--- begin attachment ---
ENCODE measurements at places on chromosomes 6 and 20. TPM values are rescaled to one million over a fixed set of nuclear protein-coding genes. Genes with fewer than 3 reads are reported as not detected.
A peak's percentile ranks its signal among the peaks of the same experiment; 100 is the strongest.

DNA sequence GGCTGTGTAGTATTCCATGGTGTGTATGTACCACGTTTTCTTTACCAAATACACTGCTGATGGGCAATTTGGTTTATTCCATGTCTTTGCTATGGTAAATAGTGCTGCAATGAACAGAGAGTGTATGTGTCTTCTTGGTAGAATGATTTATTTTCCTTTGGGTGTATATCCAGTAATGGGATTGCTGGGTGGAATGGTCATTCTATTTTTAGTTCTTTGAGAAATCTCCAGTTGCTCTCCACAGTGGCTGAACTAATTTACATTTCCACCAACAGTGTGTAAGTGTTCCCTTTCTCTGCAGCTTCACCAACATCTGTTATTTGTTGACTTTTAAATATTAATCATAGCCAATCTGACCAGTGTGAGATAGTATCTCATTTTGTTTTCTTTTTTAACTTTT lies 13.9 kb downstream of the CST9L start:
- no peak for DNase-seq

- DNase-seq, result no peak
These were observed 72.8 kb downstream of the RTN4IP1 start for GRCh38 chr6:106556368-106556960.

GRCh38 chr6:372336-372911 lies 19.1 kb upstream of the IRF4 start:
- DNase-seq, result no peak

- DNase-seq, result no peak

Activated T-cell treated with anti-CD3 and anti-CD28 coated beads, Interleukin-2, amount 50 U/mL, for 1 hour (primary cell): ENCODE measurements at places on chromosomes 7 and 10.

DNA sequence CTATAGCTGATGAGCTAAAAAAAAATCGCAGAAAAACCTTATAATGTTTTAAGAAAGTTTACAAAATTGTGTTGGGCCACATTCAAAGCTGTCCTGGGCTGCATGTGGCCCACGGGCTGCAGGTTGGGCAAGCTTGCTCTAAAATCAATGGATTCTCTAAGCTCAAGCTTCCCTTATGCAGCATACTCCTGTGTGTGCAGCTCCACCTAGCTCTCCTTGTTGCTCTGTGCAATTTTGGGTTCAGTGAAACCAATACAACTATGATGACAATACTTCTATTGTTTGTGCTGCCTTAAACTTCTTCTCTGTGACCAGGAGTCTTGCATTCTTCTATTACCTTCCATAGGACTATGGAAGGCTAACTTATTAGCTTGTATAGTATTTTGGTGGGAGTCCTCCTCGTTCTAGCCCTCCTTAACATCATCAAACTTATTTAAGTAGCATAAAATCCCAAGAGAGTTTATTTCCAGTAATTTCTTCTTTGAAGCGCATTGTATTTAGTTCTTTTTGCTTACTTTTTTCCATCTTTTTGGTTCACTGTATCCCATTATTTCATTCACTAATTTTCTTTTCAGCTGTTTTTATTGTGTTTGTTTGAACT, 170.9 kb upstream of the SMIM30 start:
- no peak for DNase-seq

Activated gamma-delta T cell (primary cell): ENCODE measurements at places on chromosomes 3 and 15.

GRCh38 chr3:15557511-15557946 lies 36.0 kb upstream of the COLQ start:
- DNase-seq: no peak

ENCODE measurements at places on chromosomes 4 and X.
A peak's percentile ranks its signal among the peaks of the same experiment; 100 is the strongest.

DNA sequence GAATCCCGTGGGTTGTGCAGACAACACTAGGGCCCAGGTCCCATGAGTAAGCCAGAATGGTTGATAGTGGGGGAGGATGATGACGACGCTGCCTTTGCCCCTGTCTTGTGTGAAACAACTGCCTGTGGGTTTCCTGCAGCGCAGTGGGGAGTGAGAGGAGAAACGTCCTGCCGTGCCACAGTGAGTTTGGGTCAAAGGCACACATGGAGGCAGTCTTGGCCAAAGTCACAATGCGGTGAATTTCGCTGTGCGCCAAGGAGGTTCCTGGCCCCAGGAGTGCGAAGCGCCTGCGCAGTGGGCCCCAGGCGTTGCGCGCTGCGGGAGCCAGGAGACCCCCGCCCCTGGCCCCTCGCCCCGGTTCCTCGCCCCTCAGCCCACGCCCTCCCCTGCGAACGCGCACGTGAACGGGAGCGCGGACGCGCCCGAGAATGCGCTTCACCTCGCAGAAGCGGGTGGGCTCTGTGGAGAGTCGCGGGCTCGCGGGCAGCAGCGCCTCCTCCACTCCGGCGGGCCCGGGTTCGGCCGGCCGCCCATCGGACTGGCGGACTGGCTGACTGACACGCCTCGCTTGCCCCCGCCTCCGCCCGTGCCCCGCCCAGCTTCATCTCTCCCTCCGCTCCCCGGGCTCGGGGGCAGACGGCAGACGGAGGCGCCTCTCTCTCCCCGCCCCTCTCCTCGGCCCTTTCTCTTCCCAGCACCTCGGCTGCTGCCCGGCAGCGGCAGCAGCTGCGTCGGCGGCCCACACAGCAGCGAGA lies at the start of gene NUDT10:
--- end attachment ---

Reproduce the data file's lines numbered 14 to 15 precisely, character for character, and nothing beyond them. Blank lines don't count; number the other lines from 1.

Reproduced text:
GRCh38 chr3:15557511-15557946 lies 36.0 kb upstream of the COLQ start:
- DNase-seq: no peak